We are All Sinners – Good Christians Know

by | Nov 7, 2016 | Formation, Reflections, Society of St. Vincent de Paul

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We are all Sinners – Good Christians Know – Why did Jesus Come to Us?Living for Eternity

Vincentian Day of Prayer and Fast

We are all Sinners

We as Vincentians know we are forgiven.  One of my favourite sayings is:  We are journeying to Sainthood and are sinners who seek forgiveness and keep on trying.  It is funny how we don’t always look at those we serve in that way.  I really believe we must try harder.  I know it is not easy sometimes, but it gets easier with prayer and reading Scripture.  Christ encountered every type of personality we have and He always forgave.  We must forgive and be ready to show a change.  This is where systemic change comes in.  It can be the simplest of changes including contacting other agencies to help us.  Our goal is to lift those we serve up from their poverty.  Doing this requires us to learn what systemic change is.  It is not one thing.  We can learn from Famvin and Vinformation.  There is a good deal of learning on our Famvin site and our National SSVP sites as well.  This information is available for you to serve those in need, better. I know I often need God’s mercy and we all need God’s mercy especially when we offend.  We need to call on Him often.  We need to see the riches in others.  Lord Jesus, I ask You for the grace of always searching for the riches hidden in other people and to be aware that You always want to rescue us due to Your mercy. Amen.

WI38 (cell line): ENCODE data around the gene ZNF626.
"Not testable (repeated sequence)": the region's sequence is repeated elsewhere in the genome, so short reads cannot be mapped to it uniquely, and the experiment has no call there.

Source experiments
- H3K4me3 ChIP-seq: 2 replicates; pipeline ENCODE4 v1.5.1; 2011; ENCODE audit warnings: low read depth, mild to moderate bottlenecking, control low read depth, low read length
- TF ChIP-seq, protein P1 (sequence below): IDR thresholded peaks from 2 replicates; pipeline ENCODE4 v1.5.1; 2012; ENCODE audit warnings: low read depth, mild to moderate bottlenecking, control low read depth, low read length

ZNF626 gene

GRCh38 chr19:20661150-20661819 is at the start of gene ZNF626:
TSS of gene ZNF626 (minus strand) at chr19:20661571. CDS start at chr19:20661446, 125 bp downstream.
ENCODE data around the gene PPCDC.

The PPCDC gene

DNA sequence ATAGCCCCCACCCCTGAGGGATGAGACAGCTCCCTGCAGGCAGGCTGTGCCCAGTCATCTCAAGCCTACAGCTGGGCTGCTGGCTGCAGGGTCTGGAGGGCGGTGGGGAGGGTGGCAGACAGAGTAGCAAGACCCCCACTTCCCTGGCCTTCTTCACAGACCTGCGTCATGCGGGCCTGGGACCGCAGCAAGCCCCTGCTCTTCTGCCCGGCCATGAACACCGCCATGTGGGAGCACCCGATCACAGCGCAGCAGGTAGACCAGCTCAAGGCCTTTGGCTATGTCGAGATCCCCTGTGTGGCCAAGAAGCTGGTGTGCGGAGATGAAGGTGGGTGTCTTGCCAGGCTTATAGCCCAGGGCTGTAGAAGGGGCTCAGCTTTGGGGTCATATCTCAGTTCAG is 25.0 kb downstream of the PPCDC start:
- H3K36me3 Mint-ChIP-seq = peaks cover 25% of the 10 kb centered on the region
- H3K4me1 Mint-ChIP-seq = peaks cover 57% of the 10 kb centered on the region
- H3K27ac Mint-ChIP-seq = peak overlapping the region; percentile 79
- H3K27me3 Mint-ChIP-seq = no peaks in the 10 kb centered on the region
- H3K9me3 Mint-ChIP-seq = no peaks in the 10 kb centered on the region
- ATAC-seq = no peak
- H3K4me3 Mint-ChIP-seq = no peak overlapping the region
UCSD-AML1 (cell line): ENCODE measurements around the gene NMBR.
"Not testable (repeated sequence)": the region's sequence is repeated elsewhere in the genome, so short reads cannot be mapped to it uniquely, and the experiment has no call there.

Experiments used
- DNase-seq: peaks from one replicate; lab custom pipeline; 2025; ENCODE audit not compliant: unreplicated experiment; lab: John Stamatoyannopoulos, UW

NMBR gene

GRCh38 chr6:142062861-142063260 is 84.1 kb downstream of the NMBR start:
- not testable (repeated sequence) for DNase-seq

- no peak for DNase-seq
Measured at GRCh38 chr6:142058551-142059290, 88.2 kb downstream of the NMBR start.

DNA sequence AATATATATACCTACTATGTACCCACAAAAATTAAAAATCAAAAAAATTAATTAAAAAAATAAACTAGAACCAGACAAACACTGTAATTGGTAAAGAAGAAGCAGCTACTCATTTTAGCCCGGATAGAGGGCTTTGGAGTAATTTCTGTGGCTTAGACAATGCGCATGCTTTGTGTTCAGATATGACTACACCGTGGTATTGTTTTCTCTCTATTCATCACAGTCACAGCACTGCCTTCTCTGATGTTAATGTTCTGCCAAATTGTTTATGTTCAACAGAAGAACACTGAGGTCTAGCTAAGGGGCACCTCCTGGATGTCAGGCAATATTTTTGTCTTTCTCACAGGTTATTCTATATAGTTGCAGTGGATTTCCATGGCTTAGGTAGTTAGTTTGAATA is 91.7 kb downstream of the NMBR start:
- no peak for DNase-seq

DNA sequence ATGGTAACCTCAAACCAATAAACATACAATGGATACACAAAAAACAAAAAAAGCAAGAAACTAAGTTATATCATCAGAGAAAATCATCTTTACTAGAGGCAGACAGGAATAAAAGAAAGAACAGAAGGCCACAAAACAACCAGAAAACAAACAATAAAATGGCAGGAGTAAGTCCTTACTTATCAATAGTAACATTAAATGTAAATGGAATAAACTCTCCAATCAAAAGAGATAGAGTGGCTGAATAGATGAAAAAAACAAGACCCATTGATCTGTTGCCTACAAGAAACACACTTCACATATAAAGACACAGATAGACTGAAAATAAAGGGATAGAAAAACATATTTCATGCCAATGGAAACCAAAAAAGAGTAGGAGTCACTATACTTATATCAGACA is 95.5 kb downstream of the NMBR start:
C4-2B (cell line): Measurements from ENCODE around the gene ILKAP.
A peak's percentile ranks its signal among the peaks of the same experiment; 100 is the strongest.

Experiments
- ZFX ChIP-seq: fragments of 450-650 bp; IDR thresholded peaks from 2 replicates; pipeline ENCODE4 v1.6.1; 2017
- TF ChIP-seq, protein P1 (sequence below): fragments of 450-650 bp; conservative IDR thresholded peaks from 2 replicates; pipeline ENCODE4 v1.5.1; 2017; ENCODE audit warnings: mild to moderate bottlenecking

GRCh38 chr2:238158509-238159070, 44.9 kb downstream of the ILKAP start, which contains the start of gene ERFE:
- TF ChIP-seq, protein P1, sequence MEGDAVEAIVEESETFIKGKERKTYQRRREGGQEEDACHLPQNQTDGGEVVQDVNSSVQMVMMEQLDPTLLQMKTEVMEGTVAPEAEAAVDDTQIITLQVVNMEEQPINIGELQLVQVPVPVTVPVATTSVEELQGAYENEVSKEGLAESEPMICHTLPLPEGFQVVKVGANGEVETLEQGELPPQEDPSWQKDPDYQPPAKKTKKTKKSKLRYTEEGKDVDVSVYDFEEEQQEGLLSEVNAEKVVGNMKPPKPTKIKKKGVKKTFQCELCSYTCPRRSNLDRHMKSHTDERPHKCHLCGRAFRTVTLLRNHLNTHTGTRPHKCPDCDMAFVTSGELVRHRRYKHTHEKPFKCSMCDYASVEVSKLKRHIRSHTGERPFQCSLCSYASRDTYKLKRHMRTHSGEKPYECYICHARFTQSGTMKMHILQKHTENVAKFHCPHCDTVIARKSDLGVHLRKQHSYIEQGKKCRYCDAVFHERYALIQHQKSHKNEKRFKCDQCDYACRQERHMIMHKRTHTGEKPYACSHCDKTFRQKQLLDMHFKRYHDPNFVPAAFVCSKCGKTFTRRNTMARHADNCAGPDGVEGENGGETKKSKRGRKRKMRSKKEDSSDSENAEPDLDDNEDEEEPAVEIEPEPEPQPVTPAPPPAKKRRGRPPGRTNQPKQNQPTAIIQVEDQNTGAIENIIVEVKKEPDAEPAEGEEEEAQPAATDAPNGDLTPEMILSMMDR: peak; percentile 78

Good Christians Know